Tuesday, August 24, 2021

Animals

My wife told me, a few years ago now in our 27 years of marriage, that her father hated to travel. The reason he gave was that he disliked seeing children living in poverty with no possibility of building a  future for themselves. I resemble my late father-in-law in several respects but on this one my sympathies lie with animals and dogs most specifically.
In this series of photographs I recorded a waterside death, a bird hunting for breakfast, darting into the water and flying away to kill and eat a fish. I suppose the whole incident occupied a minute or perhaps a little more and yet I spent a whole lot more time wondering about that fish. I cannot stand watching humans fish as it disturbs me to see them haul fish suddenly into the air, dump them in a bucket and allow them to flap and suffocate slowly to death. I was taught to knock the fish sharply on the head to kill it, a procedure that didn't endear me to the whole sport but that at least gave the fish a relatively quick death.
I know that on our travels the hardest thing for me will be seeing stray dogs, abandoned animals and yes I know there are plenty of badly treated animals in the US but the public indifference and shortage of neuter clinics in developing countries makes the situation if not worse at least more visible. My father-in-law Harold hated seeing impoverished children, a situation that hardly fills me with joy, but stray dogs keep me awake at night. I hold Rusty much closer, no doubt causing him increased puzzlement.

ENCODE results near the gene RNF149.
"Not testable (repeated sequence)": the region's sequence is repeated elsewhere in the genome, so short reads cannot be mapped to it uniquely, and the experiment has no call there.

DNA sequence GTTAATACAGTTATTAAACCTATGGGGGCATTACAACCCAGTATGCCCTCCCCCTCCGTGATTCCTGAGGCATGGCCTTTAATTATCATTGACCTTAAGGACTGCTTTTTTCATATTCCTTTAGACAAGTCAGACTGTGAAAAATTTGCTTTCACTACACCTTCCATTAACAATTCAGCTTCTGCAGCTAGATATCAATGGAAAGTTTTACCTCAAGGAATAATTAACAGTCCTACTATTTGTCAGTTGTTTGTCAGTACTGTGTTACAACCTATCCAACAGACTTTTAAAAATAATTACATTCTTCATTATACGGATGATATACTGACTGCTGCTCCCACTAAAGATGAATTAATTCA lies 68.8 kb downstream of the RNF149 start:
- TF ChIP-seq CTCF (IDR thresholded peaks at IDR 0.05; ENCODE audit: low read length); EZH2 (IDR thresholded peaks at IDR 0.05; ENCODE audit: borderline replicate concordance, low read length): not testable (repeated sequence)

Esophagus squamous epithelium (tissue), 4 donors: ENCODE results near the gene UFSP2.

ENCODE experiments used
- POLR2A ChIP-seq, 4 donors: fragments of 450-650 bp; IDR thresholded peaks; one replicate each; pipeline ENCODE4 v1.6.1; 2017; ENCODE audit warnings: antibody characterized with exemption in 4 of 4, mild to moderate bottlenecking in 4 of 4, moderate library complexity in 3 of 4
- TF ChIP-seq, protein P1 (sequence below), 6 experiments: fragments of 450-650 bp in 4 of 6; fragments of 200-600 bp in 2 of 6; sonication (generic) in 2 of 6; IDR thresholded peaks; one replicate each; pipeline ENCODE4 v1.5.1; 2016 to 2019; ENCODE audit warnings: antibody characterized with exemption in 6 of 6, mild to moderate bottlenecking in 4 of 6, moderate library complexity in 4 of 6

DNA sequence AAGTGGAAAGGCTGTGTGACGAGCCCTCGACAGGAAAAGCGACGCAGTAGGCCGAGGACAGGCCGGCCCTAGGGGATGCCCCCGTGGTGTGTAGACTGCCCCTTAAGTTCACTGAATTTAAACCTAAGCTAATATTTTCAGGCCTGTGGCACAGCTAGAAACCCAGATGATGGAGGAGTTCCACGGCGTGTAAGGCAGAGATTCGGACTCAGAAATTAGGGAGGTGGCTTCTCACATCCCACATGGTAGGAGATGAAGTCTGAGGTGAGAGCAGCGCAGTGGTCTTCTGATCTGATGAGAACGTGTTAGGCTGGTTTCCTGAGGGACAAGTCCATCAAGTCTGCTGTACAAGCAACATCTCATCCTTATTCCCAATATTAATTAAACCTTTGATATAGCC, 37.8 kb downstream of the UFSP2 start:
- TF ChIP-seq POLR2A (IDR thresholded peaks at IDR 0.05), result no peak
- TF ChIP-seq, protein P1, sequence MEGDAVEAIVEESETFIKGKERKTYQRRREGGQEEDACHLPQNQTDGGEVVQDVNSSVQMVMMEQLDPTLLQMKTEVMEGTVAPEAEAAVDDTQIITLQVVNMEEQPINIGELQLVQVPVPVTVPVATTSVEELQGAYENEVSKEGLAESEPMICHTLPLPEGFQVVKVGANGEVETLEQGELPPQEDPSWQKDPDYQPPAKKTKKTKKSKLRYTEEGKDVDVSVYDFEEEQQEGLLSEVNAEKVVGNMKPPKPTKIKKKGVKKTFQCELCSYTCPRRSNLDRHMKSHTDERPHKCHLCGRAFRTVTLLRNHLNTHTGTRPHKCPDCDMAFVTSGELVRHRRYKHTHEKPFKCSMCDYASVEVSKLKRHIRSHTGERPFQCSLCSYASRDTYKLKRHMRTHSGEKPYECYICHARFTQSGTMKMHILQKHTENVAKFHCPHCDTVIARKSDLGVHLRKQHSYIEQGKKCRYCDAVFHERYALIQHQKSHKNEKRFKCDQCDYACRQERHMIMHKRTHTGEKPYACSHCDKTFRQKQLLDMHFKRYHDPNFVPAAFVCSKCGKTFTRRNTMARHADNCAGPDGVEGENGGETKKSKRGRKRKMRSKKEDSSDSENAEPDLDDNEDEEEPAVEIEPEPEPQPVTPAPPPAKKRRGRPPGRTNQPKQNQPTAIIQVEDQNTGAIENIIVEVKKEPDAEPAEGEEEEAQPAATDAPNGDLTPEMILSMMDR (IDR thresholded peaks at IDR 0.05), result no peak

It has been brought home to me over the course of decades on this planet that human beings don't play well with each other, that kindness and generosity are tempered, even in myself, by fear of going short oneself. Were I to argue that the egret should not kill the fish I would in turn be condemning the bird to starvation which is no solution at all in the long run. 
Rusty has no generosity in him; he's got his and he isn't sharing with other dogs. He has no expectation of kindness, no rationalization about sharing. Rusty's harsh selfishness will save me from myself, he won't allow another dog in my life and the last thing I want to do is disappoint him
I saw a bunch of people fishing on the other side of the bridge and I avoided stepping in their excrement and their toilet paper even as I picked up after Rusty and dropped the plastic bag in a trash can. 
"I'm not an animal!" victims exclaim indignantly as they suffer some abuse or indifference at the hands of humans more powerful than them. I guide myself by asking myself if I would treat a dog like that because my gold standard is what would Rusty do?
Webb saw this picture and thought Rusty looked like he might be ready to snap at me. I took the picture by accident but I liked it. I saw love in his eyes. I dare say we are both wrong.